Trek-Segafredo is pleased to announce the signing of professional triathlete Taylor Knibb. Her first race for the road team will be at the US National Championships in Knoxville, and from then on Taylor will combine her regular triathlon program with a small selection of races on the road.
Knibb, already a Trek-sponsored athlete in triathlon, has been scooping up wins and medals since she turned pro. In 2021, her first full season out of college, she won a World Triathlon Championship Series race in Yokohama and the series finals in Edmonton. She then took on an elite field at Collins Cup and won there, too, posting the fastest bike time while riding a road bike, before placing third place at Ironman 70.3 World Championships in St. George. In the same year Knibb also won a silver medal at the Tokyo Olympics in the mixed relay for Team USA.
Knibb’s 2021 season set a high benchmark, but the following year she raised the bar even higher. Knibb won the 2022 Ironman 70.3 World Championships by a convincing margin. Notably, she posted the fastest bike split by 6’44” aboard her Trek Speed Concept. Knibb hadn’t necessarily planned to introduce bike racing to her program, but a foot injury stopped her from running for a while, so naturally her time spent on the bike increased, and she got even faster. She’s hot off the back of victory in Ironman 70.3 Boulder, again with a blistering bike split, and is primed for a shot at the US nationals time trial title.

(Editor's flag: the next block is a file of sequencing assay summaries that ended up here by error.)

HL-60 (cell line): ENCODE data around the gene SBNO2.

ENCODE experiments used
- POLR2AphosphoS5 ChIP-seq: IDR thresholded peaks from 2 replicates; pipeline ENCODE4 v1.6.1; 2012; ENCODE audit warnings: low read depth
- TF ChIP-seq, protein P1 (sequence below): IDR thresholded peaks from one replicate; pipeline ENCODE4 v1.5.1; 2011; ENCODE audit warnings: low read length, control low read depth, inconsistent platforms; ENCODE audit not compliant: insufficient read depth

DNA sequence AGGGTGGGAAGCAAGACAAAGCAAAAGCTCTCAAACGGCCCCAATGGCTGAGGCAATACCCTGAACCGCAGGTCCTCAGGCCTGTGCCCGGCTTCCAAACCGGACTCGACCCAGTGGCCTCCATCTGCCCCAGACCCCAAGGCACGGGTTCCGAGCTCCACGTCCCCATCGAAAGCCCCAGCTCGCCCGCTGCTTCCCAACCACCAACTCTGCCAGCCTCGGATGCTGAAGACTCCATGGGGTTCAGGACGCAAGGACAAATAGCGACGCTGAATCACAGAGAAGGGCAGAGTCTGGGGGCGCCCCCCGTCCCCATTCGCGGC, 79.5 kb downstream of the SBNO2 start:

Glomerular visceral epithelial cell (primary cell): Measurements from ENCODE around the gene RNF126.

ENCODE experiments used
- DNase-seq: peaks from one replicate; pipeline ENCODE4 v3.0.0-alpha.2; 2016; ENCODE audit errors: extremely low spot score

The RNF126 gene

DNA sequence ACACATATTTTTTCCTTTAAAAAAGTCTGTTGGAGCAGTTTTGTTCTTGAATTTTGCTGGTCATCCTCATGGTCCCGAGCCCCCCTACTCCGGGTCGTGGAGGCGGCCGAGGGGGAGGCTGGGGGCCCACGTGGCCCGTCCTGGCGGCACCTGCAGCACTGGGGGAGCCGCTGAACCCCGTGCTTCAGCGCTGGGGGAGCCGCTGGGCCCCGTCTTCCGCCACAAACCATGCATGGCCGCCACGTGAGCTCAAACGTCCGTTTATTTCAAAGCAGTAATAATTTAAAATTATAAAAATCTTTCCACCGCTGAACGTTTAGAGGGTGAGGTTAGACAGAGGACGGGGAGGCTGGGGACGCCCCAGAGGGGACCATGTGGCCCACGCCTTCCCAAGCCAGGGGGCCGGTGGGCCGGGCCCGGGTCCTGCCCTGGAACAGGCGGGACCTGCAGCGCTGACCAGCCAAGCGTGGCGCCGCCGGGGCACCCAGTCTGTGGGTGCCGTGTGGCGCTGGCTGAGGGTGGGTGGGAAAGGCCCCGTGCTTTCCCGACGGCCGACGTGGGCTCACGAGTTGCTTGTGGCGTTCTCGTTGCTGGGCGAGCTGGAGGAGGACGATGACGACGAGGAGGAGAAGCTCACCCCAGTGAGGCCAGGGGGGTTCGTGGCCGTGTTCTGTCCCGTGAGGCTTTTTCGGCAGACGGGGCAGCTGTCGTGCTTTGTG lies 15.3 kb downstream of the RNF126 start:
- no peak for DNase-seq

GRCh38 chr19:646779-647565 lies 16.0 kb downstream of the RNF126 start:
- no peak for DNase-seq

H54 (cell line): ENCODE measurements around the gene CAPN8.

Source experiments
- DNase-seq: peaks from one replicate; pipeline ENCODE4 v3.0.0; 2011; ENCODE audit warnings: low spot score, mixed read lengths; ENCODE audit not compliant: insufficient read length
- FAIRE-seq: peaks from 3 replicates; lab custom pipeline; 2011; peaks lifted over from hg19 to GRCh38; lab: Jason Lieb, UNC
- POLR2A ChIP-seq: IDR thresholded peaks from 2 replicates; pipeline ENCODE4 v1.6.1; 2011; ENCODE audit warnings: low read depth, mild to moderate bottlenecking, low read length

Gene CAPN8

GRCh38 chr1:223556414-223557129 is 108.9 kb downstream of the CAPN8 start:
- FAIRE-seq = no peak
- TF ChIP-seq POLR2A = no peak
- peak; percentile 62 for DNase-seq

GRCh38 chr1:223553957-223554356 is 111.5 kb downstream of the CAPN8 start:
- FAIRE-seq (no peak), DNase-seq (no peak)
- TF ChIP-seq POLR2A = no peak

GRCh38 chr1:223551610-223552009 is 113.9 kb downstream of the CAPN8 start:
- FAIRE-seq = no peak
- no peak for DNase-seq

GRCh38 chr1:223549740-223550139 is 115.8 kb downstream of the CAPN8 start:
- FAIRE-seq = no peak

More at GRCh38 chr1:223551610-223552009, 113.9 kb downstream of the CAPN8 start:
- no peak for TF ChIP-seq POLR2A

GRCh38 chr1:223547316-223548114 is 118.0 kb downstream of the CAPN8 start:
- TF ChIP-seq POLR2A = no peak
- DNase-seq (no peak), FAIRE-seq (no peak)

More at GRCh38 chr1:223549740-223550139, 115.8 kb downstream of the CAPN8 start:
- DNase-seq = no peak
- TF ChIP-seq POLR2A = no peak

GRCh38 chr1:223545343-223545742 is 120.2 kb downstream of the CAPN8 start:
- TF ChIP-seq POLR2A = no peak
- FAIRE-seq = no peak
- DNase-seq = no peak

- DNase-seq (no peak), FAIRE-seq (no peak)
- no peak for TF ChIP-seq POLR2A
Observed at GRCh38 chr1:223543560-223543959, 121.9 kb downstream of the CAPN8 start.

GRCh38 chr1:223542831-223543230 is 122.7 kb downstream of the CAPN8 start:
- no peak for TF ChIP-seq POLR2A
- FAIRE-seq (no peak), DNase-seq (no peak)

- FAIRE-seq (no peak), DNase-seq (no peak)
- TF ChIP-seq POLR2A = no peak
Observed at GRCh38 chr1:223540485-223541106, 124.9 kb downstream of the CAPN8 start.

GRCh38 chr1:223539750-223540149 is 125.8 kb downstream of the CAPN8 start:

Speaking of the change, Taylor Knibb said:
“I see the cycling events as on a parallel path to triathlon, I guess, like just adding a rail. Last year, I had a foot injury which was significant because it didn’t really heal. I didn’t race the whole summer, then, when I tried to race again it wasn’t actually healed, but I only learned that at the end of the season.
Last summer, when I was riding a lot because of the injury, I thought ‘oh, I wonder when time trial nationals are, that would be a really cool race to do right now’. And it turned out it was the next day, so that really wasn’t feasible. But I thought, ‘well, maybe if I had a year, then that could work’. When I got surgery in January this year, I could ride but I couldn’t really run, so it was an idea that I still had in mind. I could start riding at the four week mark after surgery, but I couldn’t run until the 12 week mark.
If you probably asked me like two years ago, what I would be doing in sport in general I would not have picked what I’m doing right now. And that’s just two years. So like, in four or five years? I have no idea. The whole reason why I want to try cycle racing is to learn.”